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The Year Trip We are on another grand family adventure. This time we are taking 10 months to circumnavigate the globe!

Shark Cage Diving

SOUTH AFRICA | Thursday, 27 July 2017 | Views [339]

Shark Diving!  

 

Our first attempt at shark diving was niched by the weather.   After some rearranging, we get it rescheduled for 3 days later.  It is with a different company and in a different bay.  We are just as excited, but the bay tends to draw smaller sharks and as a small population we have been told.  Researching the company online several people have complained they did not see sharks and only receive a voucher for 1 year, compared to the other company guaranteeing sharks or I think they return your money. 

 

Originally, we were to dive with Marine Dynamics in Gansbaai which has a large “seal island”.  We found out the size and population of sharks in the area depend on the bays’ “seal island”.  Many of the South Africa’s bays have “seal islands” which simple is an island that supports that bay’s seal population.  The “Seal Island” we often her on TV and is in False Bay.   False Bay only draws sharks between February and October.  It is supposed to have spectacular shark sightings and the Great White breaches.  Gansbaai has the largest population of Great Whites and often there year around.  Gansbaai has a large seal island the supports 40000 seals.  We original selected Gansbaai over False Bay because the greater number of sharks and they allowed children as young as 7 in their cages.

 

The night before we get ready to head to Gansbaai to dive we received an email cancelling the dive, because of weather.  We worked with our area travel agent to reschedule diving in Mossel Bay.  Mossel Bay has a smaller “seal island” it supports only about 2500 seals.   What this means is there a small population of Great Whites and the Great Whites in the area tend to be younger juveniles.  Once the shark gets between 12-14 feet it will move down to Gansbaai or False Bay where there is a much larger seal population.   We were a bit disappointed, but we were going shark diving and we were on our way.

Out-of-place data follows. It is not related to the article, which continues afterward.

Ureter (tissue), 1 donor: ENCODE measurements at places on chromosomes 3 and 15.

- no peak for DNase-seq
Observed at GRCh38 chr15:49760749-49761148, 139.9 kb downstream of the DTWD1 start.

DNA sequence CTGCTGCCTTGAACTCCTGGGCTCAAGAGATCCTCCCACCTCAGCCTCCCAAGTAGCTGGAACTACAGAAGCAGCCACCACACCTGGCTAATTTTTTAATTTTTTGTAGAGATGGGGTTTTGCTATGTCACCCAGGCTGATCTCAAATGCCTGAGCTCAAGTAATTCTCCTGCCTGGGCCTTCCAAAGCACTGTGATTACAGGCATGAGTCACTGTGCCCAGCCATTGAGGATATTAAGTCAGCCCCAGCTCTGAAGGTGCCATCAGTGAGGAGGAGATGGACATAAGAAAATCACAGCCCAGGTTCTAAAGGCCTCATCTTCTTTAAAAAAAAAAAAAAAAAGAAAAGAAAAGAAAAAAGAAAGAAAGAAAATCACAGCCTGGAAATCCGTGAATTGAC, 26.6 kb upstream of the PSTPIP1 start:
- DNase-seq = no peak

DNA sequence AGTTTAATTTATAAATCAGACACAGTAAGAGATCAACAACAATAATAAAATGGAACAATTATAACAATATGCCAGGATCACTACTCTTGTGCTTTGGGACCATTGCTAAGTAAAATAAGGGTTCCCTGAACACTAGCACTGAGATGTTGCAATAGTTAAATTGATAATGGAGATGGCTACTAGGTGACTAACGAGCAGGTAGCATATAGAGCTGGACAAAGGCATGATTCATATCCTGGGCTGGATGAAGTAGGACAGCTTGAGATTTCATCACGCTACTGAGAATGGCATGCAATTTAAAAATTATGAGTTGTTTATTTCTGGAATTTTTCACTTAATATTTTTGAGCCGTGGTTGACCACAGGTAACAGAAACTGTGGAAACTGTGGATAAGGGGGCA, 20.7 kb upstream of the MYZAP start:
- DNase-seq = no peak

The day finally arrived.  We arrived at the dive shop a bit early and got our first disappointing news.  Well, it was a relief to Brooklyn and a disappointment to Kaleigh that there were not old enough to get into the cage, they had to be twelve with this company.   However, the skipper let us know that they can make exceptions on the boat depending on several things.  So, there was still a possibility for the girls get in.  As we waited another group showed up to join us. The group was a group of veterinary students from University of Missouri. 

 

The boat ride to the seal island was about 10-15 minutes.  Our guides informed us that the sharks were always in the water around the island so they did not have to bait to bring sharks in.  This fact was immediately clear as we saw the first shark minutes after the boat anchored.  However, sharks quickly lose interest in the boat and the cage so they do place chum in the water in use a large tuna head to bring the sharks in from the cage. 

 

The cage was lowered in the water and the sharks started coming in.  We were having a great time on top of the boat.  After the second group got out of the water it was our turn.  Kaleigh still had high hopes, she ran over to see if she could get in a wetsuit, unfortunately it was a no.  So, Kaleigh and Brooklyn stayed a top as Elizabeth and I get in the cage.  I think this was the scariest part now.  Once we got in the cage the sharks came in.  It was really cool.  At one point a shark tested, with his mouth, the side of cage right in front of me.  He was about 4 inches from my hand and about a foot from my face.  Shark diving is definitely excitement!

 

Some of the video:

https://www.youtube.com/watch?v=vmS4SIibKtE

 

I will get some more video up shortly!

Tags: africa, cage diving, mossed bay, shark diving, western cape

 

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